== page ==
You just got a raise! Now what?
Posted September 27, 2016
Congratulations all around! You’ve just earned a big promotion, which means a significant boost in your salary.
What to do next? Refurnish the house? Text the Tesla dealer about that sleek new ride that you’ve been yearning for?
Anything but. Not only may a promotion mean greater professional responsibility, so, too, does it mean greater financial responsibility — to yourself and your loved ones.
Hold off on the shopping spree until you consider these important issues first.
No matter the size of the raise in salary associated with the promotion, all that money isn’t going to end up in your pocket. Step one is gaining a more realistic picture.
“You may be surprised by how much of your raise goes to taxes and other withholdings," said Salt Lake City financial adviser Brad Thurber. “Calculate how much your paycheck will truly increase, take your annual raise and divide by your number of pay periods and then subtract out the amount that will go to taxes and 401(k) to determine how much will actually end up in your bank account.”
From there, take the time to go over both your short- and long-term goals in light of whatever additional cash flow you’ve calculated.
“Analyze your current expenses, including your fixed monthly bills, discretionary spending and the money you allocate toward investments,” said Thurber. “Are there any expenses you could reduce? Any investments you should be adding to? Where will your raise do the most good?”
Evaluate retirement status
One of the greatest opportunities afforded by a salary increase is to boost your retirement savings. That becomes all the more critical if retirement has been on the back burner to this point.
“If you aren't paying in to your employer's 401(k) program, sign up ASAP,” said Timothy Wiedman, a retired professor of management and human resources at Doane University. “And if your employer provides a match of some sort, make sufficient contributions to get all of the matching funds available — or at least, all that you can possibly afford. Leaving matching funds on the table is a huge mistake.”
Additionally, if you don’t have one in place or have only been able to earmark a small amount, look into adding some muscle to an emergency fund. This, which experts say should range between three and six month’s living expenses, should be sheltered in a safe vehicle, such as a money market fund or savings account, where it can be readily accessed as necessary.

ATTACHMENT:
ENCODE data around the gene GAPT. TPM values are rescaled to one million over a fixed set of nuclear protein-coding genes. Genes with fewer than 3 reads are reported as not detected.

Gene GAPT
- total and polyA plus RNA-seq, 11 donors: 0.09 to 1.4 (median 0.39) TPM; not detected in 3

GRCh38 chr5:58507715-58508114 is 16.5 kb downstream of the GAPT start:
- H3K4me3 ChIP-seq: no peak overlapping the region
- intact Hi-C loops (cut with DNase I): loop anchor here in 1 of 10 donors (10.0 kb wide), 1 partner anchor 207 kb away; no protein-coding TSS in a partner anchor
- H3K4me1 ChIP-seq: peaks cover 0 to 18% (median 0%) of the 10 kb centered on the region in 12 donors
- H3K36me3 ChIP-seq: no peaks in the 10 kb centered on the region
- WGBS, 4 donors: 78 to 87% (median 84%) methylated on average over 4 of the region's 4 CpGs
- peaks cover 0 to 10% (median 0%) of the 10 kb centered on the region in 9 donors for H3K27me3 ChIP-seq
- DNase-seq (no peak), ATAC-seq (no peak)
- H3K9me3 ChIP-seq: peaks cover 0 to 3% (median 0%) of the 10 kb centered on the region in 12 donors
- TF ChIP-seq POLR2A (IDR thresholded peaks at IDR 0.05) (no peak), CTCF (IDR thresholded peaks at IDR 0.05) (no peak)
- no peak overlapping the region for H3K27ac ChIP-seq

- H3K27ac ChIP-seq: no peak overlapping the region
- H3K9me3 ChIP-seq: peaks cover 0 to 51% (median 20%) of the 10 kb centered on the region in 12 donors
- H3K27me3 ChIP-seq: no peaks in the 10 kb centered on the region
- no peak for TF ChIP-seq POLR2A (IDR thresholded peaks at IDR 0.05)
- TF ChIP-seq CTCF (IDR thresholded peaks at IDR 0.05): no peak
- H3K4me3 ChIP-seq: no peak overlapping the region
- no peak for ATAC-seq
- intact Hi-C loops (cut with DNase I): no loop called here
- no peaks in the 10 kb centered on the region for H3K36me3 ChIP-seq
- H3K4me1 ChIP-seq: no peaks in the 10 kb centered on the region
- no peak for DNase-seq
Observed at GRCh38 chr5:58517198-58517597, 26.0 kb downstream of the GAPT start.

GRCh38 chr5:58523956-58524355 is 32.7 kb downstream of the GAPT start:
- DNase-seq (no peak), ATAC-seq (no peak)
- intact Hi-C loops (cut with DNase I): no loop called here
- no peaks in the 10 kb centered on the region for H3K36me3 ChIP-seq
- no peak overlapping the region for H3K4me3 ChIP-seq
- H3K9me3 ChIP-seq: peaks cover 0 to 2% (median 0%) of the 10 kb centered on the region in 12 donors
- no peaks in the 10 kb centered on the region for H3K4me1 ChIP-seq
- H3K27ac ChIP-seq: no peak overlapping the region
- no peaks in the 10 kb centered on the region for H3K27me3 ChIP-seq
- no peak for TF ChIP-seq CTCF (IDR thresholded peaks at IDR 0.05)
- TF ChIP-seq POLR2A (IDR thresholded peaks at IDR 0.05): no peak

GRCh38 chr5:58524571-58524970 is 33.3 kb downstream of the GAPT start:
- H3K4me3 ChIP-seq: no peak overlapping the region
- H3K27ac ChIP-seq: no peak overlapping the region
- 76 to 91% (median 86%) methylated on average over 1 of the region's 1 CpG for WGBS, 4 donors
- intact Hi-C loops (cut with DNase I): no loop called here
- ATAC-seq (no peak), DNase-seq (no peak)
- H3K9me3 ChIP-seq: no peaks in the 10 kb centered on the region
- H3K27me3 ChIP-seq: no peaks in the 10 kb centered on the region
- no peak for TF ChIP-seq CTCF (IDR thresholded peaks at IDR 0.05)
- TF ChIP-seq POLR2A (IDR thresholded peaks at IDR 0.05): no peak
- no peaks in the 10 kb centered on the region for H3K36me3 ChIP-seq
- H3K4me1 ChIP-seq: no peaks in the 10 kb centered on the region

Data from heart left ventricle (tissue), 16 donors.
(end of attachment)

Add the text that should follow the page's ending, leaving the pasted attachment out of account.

Lastly, pay down significant debt, particularly consumer debt such as credit cards — those with the highest interest rates first. Alternatively, paying off smaller balances can boost the feeling that you’re making measurable progress.
One mistake many people with newly earned levels of income make is rushing into decisions that they later wish they had given greater thought to. Learn from their misstep. Let the circumstances of your new salary sink in a bit before committing the funds to any one goal or objective, no matter how worthwhile.
“The best thing that someone can do immediately after receiving a promotion and a raise is to ignore it,” said personal finance journalist Hank Coleman. “You should save a portion of your new raise and continue living off of your current salary.”
In particular, noted Coleman, a salary increase — especially a substantial one — can prompt even the most responsible person to spend money in a way that may not be sustainable over time. To offset that, consider setting up automatic transfers of funds to accounts out of the reach of daily spending.
“A raise from a promotion is like found money, and you should avoid lifestyle creep,” he said. “Then you can use that money for other financial goals like increasing your investing for retirement, paying down debt or saving for your children's college.”
On the other hand, there’s no reason to come off as a totally selfless miser. Within reason, earmark some funds to treat yourself for a job well done.
“Maybe it’s as simple as going out to dinner; maybe it’s something more significant like a family vacation. Depending on the size of your raise and its impact on your budget, find a fun way to celebrate,” said Thurber. “You’ve worked hard and earned that raise; you should enjoy it. Just make sure that raise also works hard for you.”
Jeff Wuorio lives in Southern Maine, where he covers personal finance and entrepreneurship. He may be reached at email@example.com, and his website is at jeffwuorio.com.